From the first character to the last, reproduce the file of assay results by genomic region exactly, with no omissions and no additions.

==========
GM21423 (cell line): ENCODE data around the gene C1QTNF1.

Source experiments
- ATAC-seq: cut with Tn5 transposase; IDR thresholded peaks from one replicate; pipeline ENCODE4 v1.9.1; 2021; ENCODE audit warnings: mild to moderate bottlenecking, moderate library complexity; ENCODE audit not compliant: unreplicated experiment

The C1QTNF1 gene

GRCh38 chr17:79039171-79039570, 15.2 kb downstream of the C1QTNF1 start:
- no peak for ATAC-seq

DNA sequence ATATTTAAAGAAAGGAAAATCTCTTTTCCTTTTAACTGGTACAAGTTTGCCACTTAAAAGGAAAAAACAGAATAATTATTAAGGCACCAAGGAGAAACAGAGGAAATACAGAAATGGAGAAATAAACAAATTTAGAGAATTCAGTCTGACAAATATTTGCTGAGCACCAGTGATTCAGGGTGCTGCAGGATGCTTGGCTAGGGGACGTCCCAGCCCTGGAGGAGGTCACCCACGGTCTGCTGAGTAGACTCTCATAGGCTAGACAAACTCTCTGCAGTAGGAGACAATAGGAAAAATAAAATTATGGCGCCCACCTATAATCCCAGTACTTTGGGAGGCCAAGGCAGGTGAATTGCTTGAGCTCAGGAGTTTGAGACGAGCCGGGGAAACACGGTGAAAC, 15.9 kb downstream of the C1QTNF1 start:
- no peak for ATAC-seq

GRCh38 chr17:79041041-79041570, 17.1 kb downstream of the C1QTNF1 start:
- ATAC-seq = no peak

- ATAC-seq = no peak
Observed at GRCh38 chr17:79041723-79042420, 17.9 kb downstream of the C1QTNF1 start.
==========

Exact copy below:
GM21423 (cell line): ENCODE data around the gene C1QTNF1.

Source experiments
- ATAC-seq: cut with Tn5 transposase; IDR thresholded peaks from one replicate; pipeline ENCODE4 v1.9.1; 2021; ENCODE audit warnings: mild to moderate bottlenecking, moderate library complexity; ENCODE audit not compliant: unreplicated experiment

The C1QTNF1 gene

GRCh38 chr17:79039171-79039570, 15.2 kb downstream of the C1QTNF1 start:
- no peak for ATAC-seq

DNA sequence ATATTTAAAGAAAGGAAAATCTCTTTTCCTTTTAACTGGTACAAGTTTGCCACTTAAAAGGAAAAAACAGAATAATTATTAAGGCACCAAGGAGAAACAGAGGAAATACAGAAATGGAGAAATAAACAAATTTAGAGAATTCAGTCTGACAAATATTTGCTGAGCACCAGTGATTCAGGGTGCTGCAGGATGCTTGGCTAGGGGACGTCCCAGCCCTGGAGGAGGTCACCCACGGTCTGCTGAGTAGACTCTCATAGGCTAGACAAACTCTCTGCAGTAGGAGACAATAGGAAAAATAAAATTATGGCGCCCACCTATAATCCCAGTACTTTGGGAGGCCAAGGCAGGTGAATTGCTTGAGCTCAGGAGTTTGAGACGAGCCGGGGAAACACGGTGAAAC, 15.9 kb downstream of the C1QTNF1 start:
- no peak for ATAC-seq

GRCh38 chr17:79041041-79041570, 17.1 kb downstream of the C1QTNF1 start:
- ATAC-seq = no peak

- ATAC-seq = no peak
Observed at GRCh38 chr17:79041723-79042420, 17.9 kb downstream of the C1QTNF1 start.